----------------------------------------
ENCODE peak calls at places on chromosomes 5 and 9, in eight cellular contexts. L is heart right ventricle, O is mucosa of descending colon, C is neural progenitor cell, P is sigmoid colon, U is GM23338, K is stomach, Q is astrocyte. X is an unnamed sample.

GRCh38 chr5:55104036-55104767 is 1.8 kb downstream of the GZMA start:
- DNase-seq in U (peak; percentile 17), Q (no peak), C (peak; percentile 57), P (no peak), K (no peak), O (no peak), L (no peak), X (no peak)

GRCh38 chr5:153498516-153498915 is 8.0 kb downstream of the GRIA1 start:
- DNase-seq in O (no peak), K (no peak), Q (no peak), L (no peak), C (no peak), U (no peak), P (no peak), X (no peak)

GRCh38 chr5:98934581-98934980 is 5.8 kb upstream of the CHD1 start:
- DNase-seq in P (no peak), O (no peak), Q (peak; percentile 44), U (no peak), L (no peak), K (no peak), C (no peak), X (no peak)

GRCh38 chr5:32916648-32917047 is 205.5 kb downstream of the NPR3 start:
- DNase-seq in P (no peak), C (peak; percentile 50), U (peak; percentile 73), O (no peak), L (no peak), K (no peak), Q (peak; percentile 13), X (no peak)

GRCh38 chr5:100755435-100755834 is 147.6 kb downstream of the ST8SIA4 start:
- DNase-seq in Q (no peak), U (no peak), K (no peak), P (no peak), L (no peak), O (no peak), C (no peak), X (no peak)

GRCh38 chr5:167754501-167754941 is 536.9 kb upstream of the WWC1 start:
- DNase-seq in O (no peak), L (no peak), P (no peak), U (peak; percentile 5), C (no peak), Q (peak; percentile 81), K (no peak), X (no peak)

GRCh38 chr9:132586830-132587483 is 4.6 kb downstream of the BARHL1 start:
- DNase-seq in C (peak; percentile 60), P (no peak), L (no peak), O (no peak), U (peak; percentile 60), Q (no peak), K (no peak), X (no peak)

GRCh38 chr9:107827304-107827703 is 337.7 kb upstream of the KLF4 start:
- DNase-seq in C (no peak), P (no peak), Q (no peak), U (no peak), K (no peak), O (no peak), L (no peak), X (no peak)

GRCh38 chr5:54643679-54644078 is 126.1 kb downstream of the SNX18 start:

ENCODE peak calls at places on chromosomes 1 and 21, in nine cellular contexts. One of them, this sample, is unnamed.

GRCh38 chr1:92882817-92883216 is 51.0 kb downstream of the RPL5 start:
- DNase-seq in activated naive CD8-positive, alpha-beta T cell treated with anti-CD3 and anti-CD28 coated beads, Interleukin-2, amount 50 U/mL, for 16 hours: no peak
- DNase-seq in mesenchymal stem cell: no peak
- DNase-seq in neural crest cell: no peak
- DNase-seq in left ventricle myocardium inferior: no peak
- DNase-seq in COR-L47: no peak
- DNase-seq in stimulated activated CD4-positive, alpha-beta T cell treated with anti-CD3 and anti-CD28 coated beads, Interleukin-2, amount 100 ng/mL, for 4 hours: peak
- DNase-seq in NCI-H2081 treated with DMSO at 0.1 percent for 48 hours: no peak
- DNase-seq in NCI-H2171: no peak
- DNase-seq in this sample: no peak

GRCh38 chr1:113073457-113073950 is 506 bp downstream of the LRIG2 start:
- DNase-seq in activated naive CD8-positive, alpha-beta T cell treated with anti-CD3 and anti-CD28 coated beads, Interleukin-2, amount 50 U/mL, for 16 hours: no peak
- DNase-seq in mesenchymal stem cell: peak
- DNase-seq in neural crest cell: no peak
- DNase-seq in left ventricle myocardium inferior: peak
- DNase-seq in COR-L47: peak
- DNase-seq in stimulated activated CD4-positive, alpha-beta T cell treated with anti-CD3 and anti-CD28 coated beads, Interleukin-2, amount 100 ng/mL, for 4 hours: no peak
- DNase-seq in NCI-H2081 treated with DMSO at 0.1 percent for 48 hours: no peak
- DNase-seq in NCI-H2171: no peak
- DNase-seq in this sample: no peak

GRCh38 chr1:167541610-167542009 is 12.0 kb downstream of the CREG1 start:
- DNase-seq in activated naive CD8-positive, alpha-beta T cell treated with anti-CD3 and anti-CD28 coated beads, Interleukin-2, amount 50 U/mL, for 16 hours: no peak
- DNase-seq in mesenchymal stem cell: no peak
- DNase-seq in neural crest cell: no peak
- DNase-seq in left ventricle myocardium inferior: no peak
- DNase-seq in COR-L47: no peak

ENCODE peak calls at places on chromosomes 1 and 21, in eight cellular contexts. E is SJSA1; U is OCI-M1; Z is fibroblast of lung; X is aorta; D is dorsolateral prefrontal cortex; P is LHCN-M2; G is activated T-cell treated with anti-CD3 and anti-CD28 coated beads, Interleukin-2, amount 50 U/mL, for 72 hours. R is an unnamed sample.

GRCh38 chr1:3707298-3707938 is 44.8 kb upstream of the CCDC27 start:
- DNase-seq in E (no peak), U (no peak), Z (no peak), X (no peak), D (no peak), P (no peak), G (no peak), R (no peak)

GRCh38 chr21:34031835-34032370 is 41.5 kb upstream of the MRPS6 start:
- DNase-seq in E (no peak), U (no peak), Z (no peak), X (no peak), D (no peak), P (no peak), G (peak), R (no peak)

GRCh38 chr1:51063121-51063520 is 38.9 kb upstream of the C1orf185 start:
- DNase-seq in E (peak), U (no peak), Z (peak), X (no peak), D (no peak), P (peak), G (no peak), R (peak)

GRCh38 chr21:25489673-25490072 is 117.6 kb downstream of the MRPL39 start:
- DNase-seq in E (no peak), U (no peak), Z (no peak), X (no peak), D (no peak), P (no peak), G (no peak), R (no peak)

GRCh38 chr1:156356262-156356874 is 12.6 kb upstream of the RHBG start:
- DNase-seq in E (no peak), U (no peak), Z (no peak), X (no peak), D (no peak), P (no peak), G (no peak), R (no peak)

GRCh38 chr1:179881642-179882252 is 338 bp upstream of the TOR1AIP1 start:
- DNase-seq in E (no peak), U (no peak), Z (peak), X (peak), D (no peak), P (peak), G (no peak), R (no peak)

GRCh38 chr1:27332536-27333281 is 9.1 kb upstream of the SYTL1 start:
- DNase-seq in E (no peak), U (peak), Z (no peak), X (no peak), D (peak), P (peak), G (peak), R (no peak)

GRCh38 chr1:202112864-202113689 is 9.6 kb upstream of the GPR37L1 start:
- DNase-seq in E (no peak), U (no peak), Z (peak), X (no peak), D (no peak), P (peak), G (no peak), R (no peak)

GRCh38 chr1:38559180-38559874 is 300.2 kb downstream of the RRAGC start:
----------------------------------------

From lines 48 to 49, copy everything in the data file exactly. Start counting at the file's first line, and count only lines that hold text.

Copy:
- DNase-seq in E (no peak), U (no peak), Z (no peak), X (no peak), D (no peak), P (no peak), G (no peak), R (no peak)

GRCh38 chr21:34031835-34032370 is 41.5 kb upstream of the MRPS6 start: